Derived Column Conditional Operators | Honeycomb

Derived Column Conditional Operators

Conditional operators evaluate a condition that is applied to boolean expressions.


The IF statement takes two or more arguments. Every pair of arguments is evaluated as a condition; the final argument is the default: IF( condition, then-val [, condition2, then-val2]... [, else-val]).

  • If condition evaluates to true, evaluates to then-val.
  • If condition2 is specified, then if it is true, evaluates to then-val2.
  • If else-val is not specified, evaluates to null.
  • Otherwise evaluates to else-val.

All non-zero numbers, as well as the string true, evaluate to true.

# Usage: `IF( condition, then-val [, condition2, then-val2]... [, else-val])`
# Examples
IF(CONTAINS($team_name, "acme"), "important-customer", "everyone else")
IF(GTE($http_status, 400), 1, 0)
IF(GTE($duration_ms, 500), "slow")

# The multiple-value form can be used as a type of case statement,
# but SWITCH is more efficient if the same expression is being tested for strict equality.

Note that the multi-argument IF is equivalent to nested IF statements:

# nested IF
IF(condition, value,
  IF(condition2, value2,
    IF(condition3, value3, default)

# equivalent with multicondition IF
IF(condition, value,
   condition2, value2,
   condition3, value3, default)


The SWITCH statement takes three or more arguments. The first argument is the value to test the cases against. Every pair of arguments is evaluated as a case and the value to return. If there is an unpaired final argument, it will be returned as the default if none of the cases match. If no default value exists, then null will be returned. SWITCH( expression, case1, val1[, case2, val2]... [, default-val]).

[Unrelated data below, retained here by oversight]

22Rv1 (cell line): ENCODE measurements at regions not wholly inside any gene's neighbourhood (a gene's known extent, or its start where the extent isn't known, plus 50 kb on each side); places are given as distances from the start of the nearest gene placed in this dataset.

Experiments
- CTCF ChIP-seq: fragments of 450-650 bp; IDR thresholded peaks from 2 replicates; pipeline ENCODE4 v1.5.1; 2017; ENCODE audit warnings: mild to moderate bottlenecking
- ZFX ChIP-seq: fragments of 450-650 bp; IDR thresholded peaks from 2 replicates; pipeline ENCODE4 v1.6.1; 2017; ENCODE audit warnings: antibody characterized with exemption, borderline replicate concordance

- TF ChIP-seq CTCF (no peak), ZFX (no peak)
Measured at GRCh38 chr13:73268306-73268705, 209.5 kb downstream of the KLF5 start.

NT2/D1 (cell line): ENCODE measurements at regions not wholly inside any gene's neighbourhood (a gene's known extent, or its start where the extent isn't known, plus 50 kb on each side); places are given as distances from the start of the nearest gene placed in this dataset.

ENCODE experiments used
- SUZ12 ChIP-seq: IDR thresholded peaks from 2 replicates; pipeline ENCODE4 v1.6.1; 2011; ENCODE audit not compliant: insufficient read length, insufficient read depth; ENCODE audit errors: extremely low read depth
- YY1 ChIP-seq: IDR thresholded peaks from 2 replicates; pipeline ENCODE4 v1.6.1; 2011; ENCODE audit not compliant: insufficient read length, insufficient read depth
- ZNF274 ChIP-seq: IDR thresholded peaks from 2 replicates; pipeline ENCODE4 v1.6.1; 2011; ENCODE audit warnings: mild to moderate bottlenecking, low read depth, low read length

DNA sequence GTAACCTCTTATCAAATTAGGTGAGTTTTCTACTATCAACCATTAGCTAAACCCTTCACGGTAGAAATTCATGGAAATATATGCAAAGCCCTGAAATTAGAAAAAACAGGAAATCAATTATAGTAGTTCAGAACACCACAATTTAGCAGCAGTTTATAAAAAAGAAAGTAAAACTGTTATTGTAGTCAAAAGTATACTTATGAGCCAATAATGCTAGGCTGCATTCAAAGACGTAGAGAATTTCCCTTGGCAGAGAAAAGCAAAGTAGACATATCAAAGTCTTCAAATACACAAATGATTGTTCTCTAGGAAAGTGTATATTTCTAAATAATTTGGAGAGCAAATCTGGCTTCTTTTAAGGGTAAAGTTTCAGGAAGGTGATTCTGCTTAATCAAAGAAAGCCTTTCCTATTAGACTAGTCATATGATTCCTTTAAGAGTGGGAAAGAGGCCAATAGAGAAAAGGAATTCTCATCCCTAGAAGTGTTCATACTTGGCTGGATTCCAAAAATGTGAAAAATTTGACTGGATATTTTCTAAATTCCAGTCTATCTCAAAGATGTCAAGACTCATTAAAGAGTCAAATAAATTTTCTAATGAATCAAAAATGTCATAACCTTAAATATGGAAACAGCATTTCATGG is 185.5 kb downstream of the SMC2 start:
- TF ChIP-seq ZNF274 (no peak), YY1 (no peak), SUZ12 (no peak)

• If expression equals case1, evaluates to val1.
  • If case2 is specified and equals expression, evaluates to val2.
  • If default-val is not specified, evaluates to null.
  • Otherwise evaluates to default-val.

The rules for EQUALS apply for testing cases.

# Usage: `SWITCH( expression, case1, val1[, case2, val2]... [, default-val])`
# Examples
SWITCH(REG_VALUE($, "^([a-z]+)-shard-"),
  "alpha", "blue-owls",
  "beta", "violet-octopi",
  "delta", "violet-octopi",
  "gamma", "orange",


Evaluates to the first non-empty argument. This is useful for similar fields where fallback values are preferable to null.

# Usage: COALESCE(arg1, arg2, ...)
# Examples
COALESCE($full_name, $email)
COALESCE($container_id, $hostname, $availability_zone, "unknown")
COALESCE($, $service_name, "unknown")

# This can be used to approximate a case statement. For some cases, this is easier to write than the multi-factor IF statement.
  IF(GTE($duration_ms, 200), "slow"),
  IF(GTE($status, 500), $error_message),
  IF(CONTAINS($team, "acme"), "high priority"),
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